The man was actually stroking the coat seductively as he talked. As if we were in some cable shopping channel nightmare. It was all so ludicrous I wanted to laugh. But I had to maintain my poker face. 

“No, I only want to pay 230”.

“Look-a look-a, I make special price 650”.

“No, 230 final price”.

“Ok 500! Come on… for you cheap-a”.



“Ok never mind. We’re going now… goodbye”. 

“Ok 250, just a little more for me… please… my profit soooo small”.

“Ok 250”.

The man actually scowled as I handed the money over, his shoulders hunched like a Scooby Doo villain. The poor guy had put so much effort into trying to rip me off. And he would have gotten away with it too, if it weren’t for us meddling kids.

The Children and the Witch, a short story from Beijing

“My profit soooo small!”

It wasn’t long before we got the chance to debut our new coats. “On Sunday I want take you to Xiang Shan” announced Trudy one day. “In English, name is Fragrant Hills Park. Very beautiful, but a big walk, bring your strength!” It was just the latest act of kindness from our school principal, who seemed to be pulling out all the stops in a bid to make us feel welcome.

The Children and the Witch a short story from China.

Rockin’ my new coat.

It was a sunny but chilly afternoon when we arrived at Fragrant Hills Park. Immediately, I was struck by the deceptiveness of the word park. In fact, it wasn’t a park at all. Rather, we had arrived at another mountain, which meant hundreds and hundreds of stone steps. By this point we knew the drill. During our cross-country trip back in July, we’d tackled the famous Mount Tai. We’d also climbed Jinan’s Thousand Buddha Park and Qingdao’s Lao Shan. In comparison to our previous climbs, Fragrant Hills proved quite tame and we completed the hike in about sixty minutes.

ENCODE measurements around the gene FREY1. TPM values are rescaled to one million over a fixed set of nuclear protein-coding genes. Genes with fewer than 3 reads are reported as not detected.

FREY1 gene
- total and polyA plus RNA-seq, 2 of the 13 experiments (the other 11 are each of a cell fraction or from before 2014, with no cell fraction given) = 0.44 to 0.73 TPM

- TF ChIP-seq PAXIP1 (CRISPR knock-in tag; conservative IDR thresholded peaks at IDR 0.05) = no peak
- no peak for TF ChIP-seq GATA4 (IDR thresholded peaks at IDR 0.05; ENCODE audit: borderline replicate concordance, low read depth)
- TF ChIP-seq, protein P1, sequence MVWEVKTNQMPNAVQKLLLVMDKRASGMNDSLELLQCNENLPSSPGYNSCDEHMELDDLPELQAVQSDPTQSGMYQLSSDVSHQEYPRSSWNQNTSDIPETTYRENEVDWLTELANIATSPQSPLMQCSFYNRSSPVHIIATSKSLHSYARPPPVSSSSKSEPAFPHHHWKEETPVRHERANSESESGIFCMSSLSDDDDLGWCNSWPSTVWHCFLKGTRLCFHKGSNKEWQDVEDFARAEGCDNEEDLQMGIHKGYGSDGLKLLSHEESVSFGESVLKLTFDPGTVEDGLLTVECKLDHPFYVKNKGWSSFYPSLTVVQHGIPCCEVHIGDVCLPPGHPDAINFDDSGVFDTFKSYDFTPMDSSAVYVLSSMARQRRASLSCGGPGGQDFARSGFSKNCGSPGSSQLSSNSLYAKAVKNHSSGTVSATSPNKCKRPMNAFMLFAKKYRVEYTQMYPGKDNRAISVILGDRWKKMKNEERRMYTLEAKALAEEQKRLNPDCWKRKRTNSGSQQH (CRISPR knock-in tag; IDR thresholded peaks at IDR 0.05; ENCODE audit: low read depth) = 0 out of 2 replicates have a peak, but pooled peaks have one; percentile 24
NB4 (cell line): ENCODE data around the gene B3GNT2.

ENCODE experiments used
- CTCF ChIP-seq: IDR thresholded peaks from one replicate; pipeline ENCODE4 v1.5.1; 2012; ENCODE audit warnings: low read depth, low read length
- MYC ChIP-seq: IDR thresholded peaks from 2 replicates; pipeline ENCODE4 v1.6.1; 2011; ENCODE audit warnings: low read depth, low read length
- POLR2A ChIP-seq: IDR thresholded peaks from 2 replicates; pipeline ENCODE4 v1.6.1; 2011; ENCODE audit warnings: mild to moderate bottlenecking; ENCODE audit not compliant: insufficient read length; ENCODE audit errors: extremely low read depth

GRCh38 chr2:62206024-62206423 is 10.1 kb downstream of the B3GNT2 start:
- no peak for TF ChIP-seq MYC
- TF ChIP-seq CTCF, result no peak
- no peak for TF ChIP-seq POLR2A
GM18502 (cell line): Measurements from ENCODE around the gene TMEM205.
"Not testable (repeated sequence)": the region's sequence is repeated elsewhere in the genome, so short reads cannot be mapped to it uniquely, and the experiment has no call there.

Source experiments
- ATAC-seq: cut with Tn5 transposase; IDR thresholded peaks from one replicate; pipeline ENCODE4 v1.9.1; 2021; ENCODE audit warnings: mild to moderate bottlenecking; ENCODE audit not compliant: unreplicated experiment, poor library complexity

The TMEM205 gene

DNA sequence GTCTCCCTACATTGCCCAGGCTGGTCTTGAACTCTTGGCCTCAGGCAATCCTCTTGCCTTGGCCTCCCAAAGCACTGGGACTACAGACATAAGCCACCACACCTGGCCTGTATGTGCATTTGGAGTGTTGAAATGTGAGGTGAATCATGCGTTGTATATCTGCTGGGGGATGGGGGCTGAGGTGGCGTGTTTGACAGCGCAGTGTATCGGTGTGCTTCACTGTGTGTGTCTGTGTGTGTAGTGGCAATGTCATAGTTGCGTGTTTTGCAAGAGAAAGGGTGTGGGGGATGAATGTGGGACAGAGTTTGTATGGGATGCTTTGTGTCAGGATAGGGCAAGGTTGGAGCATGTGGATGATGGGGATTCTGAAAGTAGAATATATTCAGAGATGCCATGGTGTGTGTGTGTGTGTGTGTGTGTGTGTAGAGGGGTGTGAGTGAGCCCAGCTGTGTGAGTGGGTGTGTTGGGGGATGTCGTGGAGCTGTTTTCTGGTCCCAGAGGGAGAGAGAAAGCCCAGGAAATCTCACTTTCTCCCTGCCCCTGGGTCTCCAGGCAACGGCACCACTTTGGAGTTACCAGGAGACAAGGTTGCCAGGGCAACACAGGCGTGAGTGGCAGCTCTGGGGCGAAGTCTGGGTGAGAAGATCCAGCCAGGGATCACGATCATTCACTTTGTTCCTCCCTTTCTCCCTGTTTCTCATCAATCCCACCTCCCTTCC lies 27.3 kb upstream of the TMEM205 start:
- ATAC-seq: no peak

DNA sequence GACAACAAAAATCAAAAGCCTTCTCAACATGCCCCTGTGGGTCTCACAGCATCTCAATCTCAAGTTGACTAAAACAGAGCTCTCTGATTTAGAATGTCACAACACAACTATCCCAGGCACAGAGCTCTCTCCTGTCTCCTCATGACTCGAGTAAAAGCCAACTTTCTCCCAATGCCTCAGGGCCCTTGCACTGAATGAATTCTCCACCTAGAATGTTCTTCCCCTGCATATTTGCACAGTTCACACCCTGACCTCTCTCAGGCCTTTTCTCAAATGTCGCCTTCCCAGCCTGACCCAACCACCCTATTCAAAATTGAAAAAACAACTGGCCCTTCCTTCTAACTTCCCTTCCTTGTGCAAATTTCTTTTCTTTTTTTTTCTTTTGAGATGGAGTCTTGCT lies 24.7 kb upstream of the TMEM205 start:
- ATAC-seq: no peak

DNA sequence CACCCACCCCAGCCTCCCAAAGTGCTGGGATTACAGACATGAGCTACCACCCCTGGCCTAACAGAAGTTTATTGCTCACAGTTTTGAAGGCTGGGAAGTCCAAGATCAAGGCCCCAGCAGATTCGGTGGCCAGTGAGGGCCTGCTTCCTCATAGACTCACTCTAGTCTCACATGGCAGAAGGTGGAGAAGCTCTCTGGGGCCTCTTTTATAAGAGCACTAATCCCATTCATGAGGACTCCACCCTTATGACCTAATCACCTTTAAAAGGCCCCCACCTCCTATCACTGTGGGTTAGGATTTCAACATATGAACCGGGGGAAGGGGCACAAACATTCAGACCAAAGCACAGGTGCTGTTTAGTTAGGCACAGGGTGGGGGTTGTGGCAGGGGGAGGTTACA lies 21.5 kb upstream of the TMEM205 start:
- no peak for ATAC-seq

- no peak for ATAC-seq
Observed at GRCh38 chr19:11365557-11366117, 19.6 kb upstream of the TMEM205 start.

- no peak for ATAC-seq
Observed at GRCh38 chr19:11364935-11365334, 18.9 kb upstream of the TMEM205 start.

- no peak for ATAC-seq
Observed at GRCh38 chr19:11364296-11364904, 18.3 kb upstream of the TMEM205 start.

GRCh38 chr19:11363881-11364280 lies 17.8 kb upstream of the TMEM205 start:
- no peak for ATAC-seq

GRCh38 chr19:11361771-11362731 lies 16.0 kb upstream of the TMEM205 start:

“Many old men and women walk up and down every day!” exclaimed Trudy. 

“So healthy for the body and mind”. Right enough we saw a number of pensioners that afternoon, plodding along in both directions. “It must take them all day” whispered S, with sincere concern.

Fragrant Hills Park Beijing

The Children and the Witch, a short story from China.

At the top we were treated to yet another gorgeous panoramic. Just another piece of Chinese heaven for the scrapbook. “Leighton, I am so excited about your play,” puffed Trudy, still getting her breath back from our exertions. “Halloween is a big night for our school, I hope many people can come. I think it could bring us more students!”

Fragrant Hills Park Beijing

Lovely views from the summit of Fragrant Hills Park.

We’d been preparing for the school’s much-hyped Halloween night for weeks. After the initial flurry of new students, the school’s intake had levelled out and Trudy was getting visibly nervous about the remaining holes in our teaching schedules. Calling an emergency meeting, she asked S, Lily, Nini and myself to put our heads together and brainstorm ideas for a kickass Halloween event.

The first thing we agreed on were themed lessons. S and Lily created a bunch of ghoulish Halloween themed vocabulary flashcards. Meanwhile, I put together a YouTube playlist of children’s Halloween songs. Nini printed out colouring sheets and Trudy went on a mad shopping spree. Arriving at school one day, she came armed with a huge box of pumpkins, a bag of apples, buckets of candy and a treasure trove of Halloween costumes and props.

Halloween night English school Shangdi Beijing 2009

Shaping up for Halloween night in Shangdi. October 2009.

The Children and the Witch, a short story from China.

I thought custom-made lessons, group singalongs, fancy dress, apple-bobbing, pumpkin carving and sugar overload would make for a decent Halloween event. However, Trudy insisted on more. She wanted us to push the boat out, to get the whole of Shangdi talking about her little school.